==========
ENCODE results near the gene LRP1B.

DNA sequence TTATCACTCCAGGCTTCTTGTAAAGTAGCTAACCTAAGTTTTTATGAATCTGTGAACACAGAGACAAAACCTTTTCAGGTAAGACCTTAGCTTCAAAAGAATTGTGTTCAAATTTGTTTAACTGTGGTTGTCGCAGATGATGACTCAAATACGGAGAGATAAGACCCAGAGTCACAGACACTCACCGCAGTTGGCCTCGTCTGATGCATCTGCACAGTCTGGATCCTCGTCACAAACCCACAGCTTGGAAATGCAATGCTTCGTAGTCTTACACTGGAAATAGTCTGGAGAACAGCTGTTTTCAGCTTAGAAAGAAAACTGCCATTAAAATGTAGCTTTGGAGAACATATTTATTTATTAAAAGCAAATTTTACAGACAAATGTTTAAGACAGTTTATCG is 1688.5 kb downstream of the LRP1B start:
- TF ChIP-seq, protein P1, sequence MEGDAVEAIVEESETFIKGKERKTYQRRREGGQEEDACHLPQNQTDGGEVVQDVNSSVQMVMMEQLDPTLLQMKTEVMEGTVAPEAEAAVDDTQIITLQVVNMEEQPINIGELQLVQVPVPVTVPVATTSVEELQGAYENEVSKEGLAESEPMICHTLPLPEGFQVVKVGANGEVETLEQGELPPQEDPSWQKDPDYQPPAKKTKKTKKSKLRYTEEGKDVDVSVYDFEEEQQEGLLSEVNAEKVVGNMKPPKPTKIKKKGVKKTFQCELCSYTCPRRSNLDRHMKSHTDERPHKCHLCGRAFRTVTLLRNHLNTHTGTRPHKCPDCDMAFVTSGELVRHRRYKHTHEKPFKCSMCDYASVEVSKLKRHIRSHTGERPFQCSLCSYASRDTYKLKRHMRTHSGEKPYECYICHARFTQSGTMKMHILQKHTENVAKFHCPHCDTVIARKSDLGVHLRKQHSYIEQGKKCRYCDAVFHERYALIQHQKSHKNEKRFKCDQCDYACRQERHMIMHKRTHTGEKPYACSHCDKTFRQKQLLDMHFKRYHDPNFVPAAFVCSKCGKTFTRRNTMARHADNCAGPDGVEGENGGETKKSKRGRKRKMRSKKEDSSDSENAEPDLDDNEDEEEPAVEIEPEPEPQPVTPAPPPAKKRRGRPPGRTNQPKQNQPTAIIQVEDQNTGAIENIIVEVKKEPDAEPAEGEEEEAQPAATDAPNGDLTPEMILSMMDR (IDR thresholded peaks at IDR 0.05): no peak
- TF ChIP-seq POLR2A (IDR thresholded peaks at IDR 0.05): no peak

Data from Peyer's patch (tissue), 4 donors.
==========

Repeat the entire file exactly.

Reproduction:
ENCODE results near the gene LRP1B.

DNA sequence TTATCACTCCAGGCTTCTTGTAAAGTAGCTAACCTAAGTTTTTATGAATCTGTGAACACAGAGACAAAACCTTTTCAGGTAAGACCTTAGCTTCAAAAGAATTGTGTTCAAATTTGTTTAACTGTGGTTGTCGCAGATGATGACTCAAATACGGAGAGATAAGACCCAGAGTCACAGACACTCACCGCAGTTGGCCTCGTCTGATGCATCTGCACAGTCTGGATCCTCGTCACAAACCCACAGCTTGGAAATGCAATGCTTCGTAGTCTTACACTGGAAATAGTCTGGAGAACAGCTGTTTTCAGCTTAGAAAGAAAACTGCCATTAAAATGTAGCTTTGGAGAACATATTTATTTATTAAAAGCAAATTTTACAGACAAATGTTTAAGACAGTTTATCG is 1688.5 kb downstream of the LRP1B start:
- TF ChIP-seq, protein P1, sequence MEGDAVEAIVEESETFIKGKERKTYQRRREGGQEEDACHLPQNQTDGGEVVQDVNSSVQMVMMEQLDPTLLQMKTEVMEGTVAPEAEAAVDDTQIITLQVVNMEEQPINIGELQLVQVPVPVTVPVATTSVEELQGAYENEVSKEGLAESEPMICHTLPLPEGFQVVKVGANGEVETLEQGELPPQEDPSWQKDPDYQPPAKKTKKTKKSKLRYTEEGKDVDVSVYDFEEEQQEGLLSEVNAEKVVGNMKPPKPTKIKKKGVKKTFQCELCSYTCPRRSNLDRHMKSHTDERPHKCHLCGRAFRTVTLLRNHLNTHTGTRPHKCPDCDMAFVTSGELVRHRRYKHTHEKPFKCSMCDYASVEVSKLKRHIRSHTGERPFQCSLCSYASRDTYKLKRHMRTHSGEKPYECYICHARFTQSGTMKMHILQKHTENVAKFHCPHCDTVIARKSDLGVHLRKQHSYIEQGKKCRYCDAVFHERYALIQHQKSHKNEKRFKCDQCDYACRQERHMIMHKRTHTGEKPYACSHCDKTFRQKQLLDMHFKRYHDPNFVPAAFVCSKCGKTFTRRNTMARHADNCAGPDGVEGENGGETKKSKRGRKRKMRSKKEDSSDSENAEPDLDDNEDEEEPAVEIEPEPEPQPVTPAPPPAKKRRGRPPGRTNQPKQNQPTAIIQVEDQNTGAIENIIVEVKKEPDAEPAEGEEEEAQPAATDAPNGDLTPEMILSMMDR (IDR thresholded peaks at IDR 0.05): no peak
- TF ChIP-seq POLR2A (IDR thresholded peaks at IDR 0.05): no peak

Data from Peyer's patch (tissue), 4 donors.